White Pine Weevil
The white pine weevil, Pissodes strobi (Peck), is becoming more of a pest of spruce and pines in the urban landscape. Infested spruce exhibit a characteristic shepherd's crook and death of the terminal leader.
Trees more commonly attacked in Colorado include: Austrian pine (Pinus nigra), Scotch pine (Pinus sylvestris), White spruce (Picea glauca), Colorado blue spruce (Picea pungens glauca), Eastern white pine (Pinus strobes), Norway spruce (Picea abies).
Adult weevils have a long snout-like beak and knobbed antennae. The 1/4" long insects are brownish black with white patches near the end of the wing covers. The larvae are white, legless worm-like creatures with a dark brown head capsule that feed underneath bark.
Adults emerge as adults from terminal branches in late July through August. They feed in the upper limbs and when temperatures drop, hibernate in duff under trees. In March, April or May, adults emerge and climb trees, feeding in the upper branches or terminal leader. Females lay eggs in feeding wounds which hatch in about one week. They larvae feed underneath the bark, girdle and eventually kill the shoot. Larvae mature and pupate in chip cocoons. Chip cocoons are made from shredded bark "glued" together in mounds under the bark.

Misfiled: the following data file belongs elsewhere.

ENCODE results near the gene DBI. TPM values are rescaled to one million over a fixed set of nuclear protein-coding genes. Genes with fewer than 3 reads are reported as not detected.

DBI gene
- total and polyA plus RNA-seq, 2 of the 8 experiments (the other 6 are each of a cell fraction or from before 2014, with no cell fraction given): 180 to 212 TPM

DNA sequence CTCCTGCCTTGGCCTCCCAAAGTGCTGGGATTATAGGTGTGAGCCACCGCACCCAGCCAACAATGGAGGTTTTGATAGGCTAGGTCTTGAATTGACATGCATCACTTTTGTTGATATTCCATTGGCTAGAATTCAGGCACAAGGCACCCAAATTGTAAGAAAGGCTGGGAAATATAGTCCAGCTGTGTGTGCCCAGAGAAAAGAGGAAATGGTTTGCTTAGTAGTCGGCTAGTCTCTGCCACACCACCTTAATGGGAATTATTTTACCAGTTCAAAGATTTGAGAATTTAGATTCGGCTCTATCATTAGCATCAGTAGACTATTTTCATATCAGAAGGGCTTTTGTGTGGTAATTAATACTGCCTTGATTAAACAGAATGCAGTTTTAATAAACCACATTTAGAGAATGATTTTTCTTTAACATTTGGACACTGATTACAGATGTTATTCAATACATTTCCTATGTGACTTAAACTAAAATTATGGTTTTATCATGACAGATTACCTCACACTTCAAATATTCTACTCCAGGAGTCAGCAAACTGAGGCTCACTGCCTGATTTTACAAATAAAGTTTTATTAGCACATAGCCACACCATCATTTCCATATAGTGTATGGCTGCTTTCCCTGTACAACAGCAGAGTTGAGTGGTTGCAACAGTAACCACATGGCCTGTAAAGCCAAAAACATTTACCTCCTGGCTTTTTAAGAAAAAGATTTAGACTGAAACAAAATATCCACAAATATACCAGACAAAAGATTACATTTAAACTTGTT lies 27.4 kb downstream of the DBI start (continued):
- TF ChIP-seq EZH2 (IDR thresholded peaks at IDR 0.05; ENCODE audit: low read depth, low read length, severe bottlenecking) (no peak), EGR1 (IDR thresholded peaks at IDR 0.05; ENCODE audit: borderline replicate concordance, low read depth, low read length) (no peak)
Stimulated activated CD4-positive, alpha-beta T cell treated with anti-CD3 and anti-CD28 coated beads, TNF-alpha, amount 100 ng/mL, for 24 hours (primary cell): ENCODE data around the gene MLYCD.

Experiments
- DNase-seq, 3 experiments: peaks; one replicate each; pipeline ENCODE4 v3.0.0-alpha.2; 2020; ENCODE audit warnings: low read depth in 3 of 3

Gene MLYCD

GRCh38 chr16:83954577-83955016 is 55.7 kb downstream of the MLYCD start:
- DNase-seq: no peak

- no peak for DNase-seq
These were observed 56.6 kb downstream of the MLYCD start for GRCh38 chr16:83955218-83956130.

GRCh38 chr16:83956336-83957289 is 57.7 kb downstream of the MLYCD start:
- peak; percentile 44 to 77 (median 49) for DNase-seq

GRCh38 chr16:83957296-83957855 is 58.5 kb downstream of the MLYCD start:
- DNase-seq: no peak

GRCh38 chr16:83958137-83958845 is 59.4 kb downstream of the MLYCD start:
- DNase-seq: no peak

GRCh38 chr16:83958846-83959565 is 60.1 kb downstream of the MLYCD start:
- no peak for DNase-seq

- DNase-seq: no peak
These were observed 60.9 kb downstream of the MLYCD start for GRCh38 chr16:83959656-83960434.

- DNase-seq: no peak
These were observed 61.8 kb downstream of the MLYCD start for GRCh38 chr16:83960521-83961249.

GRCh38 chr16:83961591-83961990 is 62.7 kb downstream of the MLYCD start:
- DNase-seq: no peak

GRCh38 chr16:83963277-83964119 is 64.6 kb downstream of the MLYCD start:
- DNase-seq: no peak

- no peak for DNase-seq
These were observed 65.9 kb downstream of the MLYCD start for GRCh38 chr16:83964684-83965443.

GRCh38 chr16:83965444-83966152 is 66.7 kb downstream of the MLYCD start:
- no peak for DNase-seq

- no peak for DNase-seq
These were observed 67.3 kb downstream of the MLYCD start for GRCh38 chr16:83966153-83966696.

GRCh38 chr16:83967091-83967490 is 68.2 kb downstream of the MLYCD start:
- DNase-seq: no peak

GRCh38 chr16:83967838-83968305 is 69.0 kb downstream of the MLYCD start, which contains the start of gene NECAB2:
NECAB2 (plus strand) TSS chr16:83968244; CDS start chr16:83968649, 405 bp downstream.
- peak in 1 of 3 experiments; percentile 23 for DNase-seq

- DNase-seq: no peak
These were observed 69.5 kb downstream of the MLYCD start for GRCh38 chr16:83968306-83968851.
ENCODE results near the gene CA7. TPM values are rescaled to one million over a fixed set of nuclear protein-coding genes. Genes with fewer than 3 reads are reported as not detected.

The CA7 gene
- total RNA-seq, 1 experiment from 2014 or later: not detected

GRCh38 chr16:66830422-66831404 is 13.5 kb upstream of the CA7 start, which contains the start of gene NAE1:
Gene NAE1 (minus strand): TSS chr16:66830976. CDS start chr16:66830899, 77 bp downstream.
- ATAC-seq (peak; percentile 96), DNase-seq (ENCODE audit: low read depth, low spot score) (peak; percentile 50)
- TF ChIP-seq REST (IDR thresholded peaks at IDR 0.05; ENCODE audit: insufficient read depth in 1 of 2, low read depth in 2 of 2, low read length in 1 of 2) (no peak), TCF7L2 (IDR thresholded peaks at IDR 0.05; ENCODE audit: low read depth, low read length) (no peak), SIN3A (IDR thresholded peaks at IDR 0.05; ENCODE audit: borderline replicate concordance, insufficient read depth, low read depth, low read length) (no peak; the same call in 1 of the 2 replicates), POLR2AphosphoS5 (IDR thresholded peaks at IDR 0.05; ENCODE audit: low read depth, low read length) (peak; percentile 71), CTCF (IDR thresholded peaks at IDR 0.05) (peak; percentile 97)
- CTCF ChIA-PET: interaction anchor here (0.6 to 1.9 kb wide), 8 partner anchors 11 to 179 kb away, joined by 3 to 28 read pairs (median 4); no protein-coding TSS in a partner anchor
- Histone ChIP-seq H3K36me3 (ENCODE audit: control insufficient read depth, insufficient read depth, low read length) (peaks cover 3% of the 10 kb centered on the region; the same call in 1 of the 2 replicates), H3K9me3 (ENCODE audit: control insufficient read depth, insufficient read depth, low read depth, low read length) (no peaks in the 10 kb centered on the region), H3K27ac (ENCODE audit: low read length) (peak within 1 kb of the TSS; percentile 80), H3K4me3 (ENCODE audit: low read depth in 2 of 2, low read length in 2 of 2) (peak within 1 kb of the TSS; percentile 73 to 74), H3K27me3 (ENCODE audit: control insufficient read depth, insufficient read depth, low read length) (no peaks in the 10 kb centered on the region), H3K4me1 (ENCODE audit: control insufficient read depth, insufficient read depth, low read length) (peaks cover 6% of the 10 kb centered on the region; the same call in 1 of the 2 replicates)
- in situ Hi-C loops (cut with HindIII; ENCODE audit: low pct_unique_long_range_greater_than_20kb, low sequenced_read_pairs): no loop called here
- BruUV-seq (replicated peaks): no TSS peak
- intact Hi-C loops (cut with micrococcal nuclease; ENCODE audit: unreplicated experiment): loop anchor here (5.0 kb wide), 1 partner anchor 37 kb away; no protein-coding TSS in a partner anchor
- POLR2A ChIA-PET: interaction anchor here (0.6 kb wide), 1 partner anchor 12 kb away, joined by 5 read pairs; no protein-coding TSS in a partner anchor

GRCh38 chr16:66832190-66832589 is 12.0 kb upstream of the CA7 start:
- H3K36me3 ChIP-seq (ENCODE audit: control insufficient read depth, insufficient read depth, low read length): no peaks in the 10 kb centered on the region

If the terminal leader of a Colorado blue spruce is brown and crooked like a cane, pull back a piece of the bark. The presence of chip cocoons is diagnostic for white pine weevil.
Prune out dead infested branches and destroy the branches. Train a new leader from a lateral branch. Clean up duff around spruce and pine trees each fall. This eliminates spring adult migration from the duff the terminal leader. Apply a registered pesticide such as permethrin to terminals in the spring when adult feeding begins.
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Updated Friday, April 19, 2013